Readers continue to shower The New York Times with money. Advertisers, not so much.
The publisher added 273,000 new online subscribers in the third quarter, for a total of four million digital readers, the company reported Wednesday. The number of total subscribers, including print and digital, hit 4.9 million, a high. Advertising was the weak spot, falling 6.7 percent over all, with digital ad revenue dropping 5.4 percent.
The decline in print advertising was not unusual, as readers continue to prefer getting their news on screens. The drop in digital ads, however, was more surprising for The Times, an established publisher with a growing base of online readers.
In the earnings statement, Mark Thompson, the chief executive, chalked up the decline to the “continued turbulence in the digital advertising space.” Last year, the company benefited from a more robust ad business when it drew marketers like Google, which spent heavily to promote its cloud service. The company said it expected a “challenging” fourth quarter for digital advertising as well.
For the third quarter, the company earned $44 million in adjusted profit, or 12 cents a share, on $428.5 million in revenue, beating expectations. Wall Street had expected a profit of about $40 million, or 10 cents a share, on $428.6 million in sales. Costs rose 5.4 percent, to $401 million, largely from higher newsroom expenses, which included new hires. The publisher’s shares fell as much as 9 percent in early trading on Wednesday.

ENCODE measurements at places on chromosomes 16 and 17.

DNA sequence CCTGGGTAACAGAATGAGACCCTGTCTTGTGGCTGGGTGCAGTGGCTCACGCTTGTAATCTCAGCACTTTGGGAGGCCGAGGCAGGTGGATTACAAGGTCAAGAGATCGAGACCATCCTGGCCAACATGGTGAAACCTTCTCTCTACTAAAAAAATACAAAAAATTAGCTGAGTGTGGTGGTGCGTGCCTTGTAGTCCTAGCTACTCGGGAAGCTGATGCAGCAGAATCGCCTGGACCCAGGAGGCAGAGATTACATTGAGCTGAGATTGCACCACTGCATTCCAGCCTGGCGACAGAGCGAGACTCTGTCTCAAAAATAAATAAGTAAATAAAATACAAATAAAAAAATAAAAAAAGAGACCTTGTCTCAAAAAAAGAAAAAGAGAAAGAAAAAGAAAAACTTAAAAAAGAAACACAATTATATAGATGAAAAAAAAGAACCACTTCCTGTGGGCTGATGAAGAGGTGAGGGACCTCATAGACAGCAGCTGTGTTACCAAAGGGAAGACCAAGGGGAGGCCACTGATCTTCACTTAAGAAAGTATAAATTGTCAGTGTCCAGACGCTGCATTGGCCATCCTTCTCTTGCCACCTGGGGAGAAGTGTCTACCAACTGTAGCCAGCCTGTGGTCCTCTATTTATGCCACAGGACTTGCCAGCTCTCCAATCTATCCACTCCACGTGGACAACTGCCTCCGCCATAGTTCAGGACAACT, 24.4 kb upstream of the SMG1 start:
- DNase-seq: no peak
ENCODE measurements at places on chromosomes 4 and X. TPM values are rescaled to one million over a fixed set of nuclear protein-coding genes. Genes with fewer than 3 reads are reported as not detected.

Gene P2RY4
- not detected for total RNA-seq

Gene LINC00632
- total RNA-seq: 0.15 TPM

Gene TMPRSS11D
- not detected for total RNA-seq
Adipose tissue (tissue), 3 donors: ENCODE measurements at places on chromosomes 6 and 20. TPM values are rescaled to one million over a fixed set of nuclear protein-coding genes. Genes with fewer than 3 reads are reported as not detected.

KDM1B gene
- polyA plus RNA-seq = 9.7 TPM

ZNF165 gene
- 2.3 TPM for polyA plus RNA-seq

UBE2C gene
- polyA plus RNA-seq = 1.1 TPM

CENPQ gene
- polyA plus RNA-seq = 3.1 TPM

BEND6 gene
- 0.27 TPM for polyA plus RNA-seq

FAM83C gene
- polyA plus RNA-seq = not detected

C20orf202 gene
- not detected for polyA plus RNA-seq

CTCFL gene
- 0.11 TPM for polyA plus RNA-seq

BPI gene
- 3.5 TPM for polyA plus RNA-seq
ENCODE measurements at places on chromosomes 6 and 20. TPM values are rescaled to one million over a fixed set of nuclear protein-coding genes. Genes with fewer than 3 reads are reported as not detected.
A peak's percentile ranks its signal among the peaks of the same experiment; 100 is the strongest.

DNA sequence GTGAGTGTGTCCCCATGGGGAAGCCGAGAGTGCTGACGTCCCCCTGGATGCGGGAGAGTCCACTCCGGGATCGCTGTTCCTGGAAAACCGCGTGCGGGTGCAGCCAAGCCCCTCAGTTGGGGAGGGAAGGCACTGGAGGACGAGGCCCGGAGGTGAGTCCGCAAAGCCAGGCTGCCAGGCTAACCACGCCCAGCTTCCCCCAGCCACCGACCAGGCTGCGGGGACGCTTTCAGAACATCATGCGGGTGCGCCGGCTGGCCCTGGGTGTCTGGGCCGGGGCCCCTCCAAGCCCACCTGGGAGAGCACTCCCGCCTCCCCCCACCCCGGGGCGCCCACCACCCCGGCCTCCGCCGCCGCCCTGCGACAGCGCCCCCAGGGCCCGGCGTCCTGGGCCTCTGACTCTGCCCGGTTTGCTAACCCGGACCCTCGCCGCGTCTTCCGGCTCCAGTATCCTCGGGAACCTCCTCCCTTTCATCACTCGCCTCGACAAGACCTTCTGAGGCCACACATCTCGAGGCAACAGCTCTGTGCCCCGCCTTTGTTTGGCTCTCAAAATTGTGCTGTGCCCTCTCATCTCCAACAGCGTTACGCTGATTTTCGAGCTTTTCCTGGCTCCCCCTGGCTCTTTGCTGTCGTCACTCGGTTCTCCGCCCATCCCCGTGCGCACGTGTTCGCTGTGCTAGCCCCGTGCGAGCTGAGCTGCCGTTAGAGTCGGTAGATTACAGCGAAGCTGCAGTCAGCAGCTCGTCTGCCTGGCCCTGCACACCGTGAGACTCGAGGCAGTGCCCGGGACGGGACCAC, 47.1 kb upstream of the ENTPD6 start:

The New York Times Company kept the focus on its digital subscriber gains in its report, and Mr. Thompson called the period from July to September “our best ever third quarter for new digital news subscriptions.” The majority of the new additions, about 209,000, paid for the main news product. The rest came from subscriptions to the Crossword and Cooking products.
Despite the steady rise in online readership, each subscriber brings in less revenue on average as the company continues to offer promotions.
The company also revealed for the first time the size of its international readership: 500,000 digital subscribers, mostly from Britain, Canada and Australia. The company said it was still on a pace to reach its previously stated goal of having 10 million total paying readers by 2025, with “at least two million” coming from outside the United States.
The company’s new television effort, “The Weekly,” available on the cable network FX and the streaming service Hulu, helped bump up revenue in the period. The company does not report sales figures for the show, but the unit under which it operates posted a $9.8 million jump in revenue, mostly from “The Weekly.” Deals for documentary-style TV programs typically bring in $500,000 to under $1 million per episode for publishers.
The show, which began in June, averaged about 382,000 total viewers who watched it within the first week of each episode’s air date, according to Nielsen data. That figure does not include those who watched on Hulu.
In December, the company expects to buy back its headquarters building, at 620 Eighth Avenue in Manhattan, for $245 million. That will eat into the company’s cash holdings of about $877 million.
The Times spent $619 million on the 52-story building, designed by the architect Renzo Piano, and entered the space in 2007. Two years later, the company entered into a sale-leaseback agreement and raised $225 million to help pay down its debts. The deal came with an option to buy the building back in 2019. The effective interest rate on the loan was approximately 13 percent.
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